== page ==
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— Scott Tulloch, director of San Diego's Metropolitan Wastewater Department, believes that the 2.66 inches of rain on October 27 showed how effective improvements to the city's sewer system have been over the past three years. In a November 3 report to the California Regional Water Quality Control Board's executive officer, John Robertus, Tulloch wrote: "I am pleased to inform you that other than an issue with the influent screens, the system functioned as designed through a period of unprecedented high rains and flows." But the claim appearså in the middle of the second page of the three-page letter, whose main purpose is to describe a 2.26-million-gallon raw sewage spill.

Before the workday of October 27 was over, deputy city manager Richard Mendes had written to Mayor Murphy and the San Diego City Council describing what happened. "The most serious event occurred at the Point Loma Wastewater Treatment Plant around noon today when increased flows resulted in a shutdown of screens used to remove material from the incoming sewage." Mendes went on to note that 175 million gallons per day is the normal flow at the plant, and 432 million gallons is its capacity. "Flows had reached 428 MGD," he writes, "when the screens shut down.... (For reference, the previous historic peak flow at the plant was 413 MGD).

"Sewage overflowed into the ocean for approximately 21 minutes while emergency bypass gates were being opened.... In addition, an overflow structure in the San Diego River released an estimated 1200 gallons of sewage into the river adjacent to the Pacific Coast Highway bridge....

"Another incident," Mendes continues, "occurred in a canyon downstream from Marine Corps Air Station Miramar due to inflow from sewer and storm drain systems located on the base.... Crews responded to alarms early this morning, but while preparing the pumps, storm flows washed away a pump inlet hose, and an estimated spill of 10,000 gallons occurred while crews were restoring the bypass operation."

At the end of his letter, Mendes speculates that people opening manhole covers to relieve flooding in their neighborhoods might have caused the "enormous surge in flow" that caused all the problems. He finishes by telling councilmembers that the San Diego County Health Department was already posting signs alerting citizens to stay away from the spills. The rains on October 27 started at 1:00 in the morning. Documents on file at the wastewater department show that at Lindbergh Field they increased to their highest point of the day, a little over .7 of an inch per hour, between 4:00 and 5:00 a.m. After that the rains fell off rapidly but continued at a rate of approximately .2 of an inch per hour until close to 9:00 a.m.

In its November 6 edition, the San Diego Union-Tribune's Terry Rodgers quotes Dave Hanson, a sewer-spill investigator for the Regional Water Quality Control Board, as saying, "Any spill that goes to surface water [sic] and results in contamination postings would automatically get a notice of violation." And that means that the incident at the Point Loma treatment facility will cost San Diego's wastewater department a fine. The amount of the fine has yet to be determined.

In the opening paragraph of his report to the water-quality board on the October 27 sewage spill, the wastewater department's Tulloch says that he was taking the opportunity to "cover actions initiated to determine the cause(s) of the incident and to prevent further problems in the future." He starts by mentioning how rains earlier in the month had "already saturated the ground and established conditions that would magnify the effects of any additional rain." Indeed, at 4.98 inches, the month had the heaviest rainfall ever in San Diego history.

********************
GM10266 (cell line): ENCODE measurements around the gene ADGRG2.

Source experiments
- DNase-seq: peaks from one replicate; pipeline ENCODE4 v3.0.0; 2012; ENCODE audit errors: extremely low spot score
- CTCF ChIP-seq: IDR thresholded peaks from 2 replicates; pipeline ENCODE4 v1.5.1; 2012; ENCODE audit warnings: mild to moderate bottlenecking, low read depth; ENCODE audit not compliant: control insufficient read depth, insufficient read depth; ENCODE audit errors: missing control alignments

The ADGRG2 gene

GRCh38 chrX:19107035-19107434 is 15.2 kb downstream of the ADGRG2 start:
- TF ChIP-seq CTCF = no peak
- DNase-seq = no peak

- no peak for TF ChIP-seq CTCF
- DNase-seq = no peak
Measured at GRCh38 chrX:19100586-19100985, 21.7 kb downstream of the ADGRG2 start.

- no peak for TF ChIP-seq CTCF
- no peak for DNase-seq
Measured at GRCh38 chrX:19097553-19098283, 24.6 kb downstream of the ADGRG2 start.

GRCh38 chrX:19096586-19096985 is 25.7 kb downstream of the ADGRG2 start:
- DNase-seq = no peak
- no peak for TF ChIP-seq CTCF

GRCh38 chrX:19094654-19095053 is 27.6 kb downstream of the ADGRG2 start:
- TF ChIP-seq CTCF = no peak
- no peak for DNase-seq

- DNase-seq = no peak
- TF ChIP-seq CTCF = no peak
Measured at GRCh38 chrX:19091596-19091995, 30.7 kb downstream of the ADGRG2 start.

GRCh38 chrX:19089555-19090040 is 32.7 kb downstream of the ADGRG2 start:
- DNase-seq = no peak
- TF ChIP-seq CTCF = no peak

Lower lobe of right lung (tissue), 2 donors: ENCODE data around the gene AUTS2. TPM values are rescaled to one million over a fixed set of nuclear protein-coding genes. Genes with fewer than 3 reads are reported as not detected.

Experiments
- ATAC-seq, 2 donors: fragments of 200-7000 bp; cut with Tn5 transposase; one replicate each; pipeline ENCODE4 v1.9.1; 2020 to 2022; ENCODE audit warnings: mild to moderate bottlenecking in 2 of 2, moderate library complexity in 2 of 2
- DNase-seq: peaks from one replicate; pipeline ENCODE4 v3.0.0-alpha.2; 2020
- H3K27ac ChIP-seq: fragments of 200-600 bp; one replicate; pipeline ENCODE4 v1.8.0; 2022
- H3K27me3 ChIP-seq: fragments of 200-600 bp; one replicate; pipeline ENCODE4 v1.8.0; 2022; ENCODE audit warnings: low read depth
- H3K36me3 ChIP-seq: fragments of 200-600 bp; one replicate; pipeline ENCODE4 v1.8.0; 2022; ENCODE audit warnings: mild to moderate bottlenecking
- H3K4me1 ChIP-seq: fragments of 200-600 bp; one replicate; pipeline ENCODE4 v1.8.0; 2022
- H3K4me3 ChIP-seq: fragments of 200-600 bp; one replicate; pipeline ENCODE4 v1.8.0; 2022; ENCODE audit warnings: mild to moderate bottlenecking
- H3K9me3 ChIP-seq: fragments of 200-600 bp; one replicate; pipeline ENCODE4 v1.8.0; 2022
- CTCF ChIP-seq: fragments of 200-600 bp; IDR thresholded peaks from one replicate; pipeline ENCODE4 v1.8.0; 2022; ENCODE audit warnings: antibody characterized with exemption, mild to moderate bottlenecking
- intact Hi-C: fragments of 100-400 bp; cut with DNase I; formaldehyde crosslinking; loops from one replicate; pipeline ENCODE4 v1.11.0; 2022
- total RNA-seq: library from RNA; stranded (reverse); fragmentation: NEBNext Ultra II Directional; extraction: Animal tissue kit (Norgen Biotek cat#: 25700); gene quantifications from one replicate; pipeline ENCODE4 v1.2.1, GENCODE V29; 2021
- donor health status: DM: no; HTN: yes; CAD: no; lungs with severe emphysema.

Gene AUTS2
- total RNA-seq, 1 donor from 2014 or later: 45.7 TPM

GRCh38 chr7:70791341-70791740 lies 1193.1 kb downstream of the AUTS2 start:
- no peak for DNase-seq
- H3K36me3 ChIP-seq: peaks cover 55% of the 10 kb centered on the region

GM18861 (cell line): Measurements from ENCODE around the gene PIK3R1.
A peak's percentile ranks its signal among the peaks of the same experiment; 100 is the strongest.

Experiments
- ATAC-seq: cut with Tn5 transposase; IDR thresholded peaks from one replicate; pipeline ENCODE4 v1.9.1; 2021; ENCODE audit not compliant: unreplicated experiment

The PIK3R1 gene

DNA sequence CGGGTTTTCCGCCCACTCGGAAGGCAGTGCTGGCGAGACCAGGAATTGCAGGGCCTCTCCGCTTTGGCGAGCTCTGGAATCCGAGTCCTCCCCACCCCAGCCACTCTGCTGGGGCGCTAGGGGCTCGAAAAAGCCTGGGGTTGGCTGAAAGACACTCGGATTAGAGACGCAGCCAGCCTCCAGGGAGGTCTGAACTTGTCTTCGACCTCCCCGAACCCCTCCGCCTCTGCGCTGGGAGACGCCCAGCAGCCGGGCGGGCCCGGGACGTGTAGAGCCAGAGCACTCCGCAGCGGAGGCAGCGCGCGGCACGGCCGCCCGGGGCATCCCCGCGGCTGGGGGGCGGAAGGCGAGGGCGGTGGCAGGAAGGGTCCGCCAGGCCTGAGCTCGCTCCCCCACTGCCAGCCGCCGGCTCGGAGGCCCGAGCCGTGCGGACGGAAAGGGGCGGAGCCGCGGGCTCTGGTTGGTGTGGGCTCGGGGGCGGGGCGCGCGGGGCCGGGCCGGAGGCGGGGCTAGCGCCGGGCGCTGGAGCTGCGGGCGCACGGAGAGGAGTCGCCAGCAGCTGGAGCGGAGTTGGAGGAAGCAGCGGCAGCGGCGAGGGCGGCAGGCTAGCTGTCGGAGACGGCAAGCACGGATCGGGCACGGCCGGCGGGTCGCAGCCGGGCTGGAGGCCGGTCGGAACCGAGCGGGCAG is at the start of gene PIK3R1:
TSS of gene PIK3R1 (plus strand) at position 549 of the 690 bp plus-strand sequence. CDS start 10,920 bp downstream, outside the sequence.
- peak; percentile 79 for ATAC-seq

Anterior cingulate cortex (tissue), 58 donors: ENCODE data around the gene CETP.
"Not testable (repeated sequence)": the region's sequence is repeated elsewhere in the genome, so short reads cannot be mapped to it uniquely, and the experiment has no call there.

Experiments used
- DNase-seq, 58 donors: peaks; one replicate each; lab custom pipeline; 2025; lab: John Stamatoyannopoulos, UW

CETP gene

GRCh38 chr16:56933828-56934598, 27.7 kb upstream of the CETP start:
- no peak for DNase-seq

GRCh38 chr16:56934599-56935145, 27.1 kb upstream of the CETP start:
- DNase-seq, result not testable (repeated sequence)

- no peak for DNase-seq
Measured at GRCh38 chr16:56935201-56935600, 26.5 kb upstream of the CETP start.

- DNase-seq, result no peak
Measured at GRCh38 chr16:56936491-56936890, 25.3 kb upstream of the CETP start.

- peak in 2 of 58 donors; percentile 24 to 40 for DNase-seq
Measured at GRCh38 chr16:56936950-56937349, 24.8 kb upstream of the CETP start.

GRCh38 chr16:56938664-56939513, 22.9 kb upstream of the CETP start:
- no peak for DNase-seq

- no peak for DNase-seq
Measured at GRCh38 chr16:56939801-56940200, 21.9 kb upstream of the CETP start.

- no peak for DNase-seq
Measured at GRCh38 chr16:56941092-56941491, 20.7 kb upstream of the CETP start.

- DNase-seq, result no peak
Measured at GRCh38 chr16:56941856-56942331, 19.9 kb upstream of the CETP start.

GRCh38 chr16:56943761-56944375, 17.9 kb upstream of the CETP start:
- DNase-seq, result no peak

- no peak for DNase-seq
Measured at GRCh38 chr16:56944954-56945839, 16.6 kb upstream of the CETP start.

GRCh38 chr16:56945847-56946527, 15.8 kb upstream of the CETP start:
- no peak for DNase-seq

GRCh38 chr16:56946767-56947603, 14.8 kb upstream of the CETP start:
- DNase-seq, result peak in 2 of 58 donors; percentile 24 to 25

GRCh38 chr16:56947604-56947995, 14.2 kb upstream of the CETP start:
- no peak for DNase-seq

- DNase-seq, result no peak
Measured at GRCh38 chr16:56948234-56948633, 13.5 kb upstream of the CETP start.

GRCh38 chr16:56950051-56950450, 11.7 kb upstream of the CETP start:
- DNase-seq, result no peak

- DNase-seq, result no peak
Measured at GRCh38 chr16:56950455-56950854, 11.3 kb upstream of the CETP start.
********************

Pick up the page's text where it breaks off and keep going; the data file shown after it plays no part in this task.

Tulloch then acknowledged the work of his staff on the day of the spill at such pump stations upstream from Point Loma as those in Sorrento Valley, on South Harbor Drive, and on Harbor Drive near Lindbergh Field. The references make the point that employees did all the right things. Tulloch finally gets around to the spill site. "At 0930 hours, Point Loma staff prepared for high flows by making both influent channels available to take flow. They also put all five of their influent screens on manual mode to insure constant cycling of the raking mechanism....

"Because of the very high flow level, debris started accumulating on the screens, slowing down the flow going through them," writes Tulloch. "When this happened, the control system to the plant went into a high-level alarm at the screens and shut them down to protect the motors. Within one minute, the screens had built up enough debris to limit the flow going through them, forcing flows to escape rapidly at the screen structure. Point Loma Operations personnel responded and manually released the bypass gates so that flows could go over the screen structure, thereby bypassing the influent screens.... Within 20 minutes, they had all five bypass gates open, and the spill ceased."

In other words, we should be grateful that the spill was not a lot worse. But what happens in the next big storm? At the time of this writing, no one at Metropolitan Wastewater was available to answer my question. But Tulloch's report does contain a hazy indication of the department's thinking. "[The Point Loma] staff," he says, "is assessing potential changes to the operation of the screens and/or bypass channel in extremely high-flow situations. Distributed Control System monitoring systems are also being evaluated for additions or operational changes that could reduce the possibility of overflows by additional alarms or modified operational protocols."

And what about the two other incidents that city manager office's Mendes called to the attention of the city council? Tulloch mentions the San Diego River spill in his report to the Water Quality Board but calls it "a small spill...as the system became surcharged." He fails to mention the 10,000-gallon canyon spill that resulted from storm drains and sewers emptying out of the Marine Corps Air Station Miramar. Perhaps that's because the spill didn't go into the ocean, and his department can't be fined for it.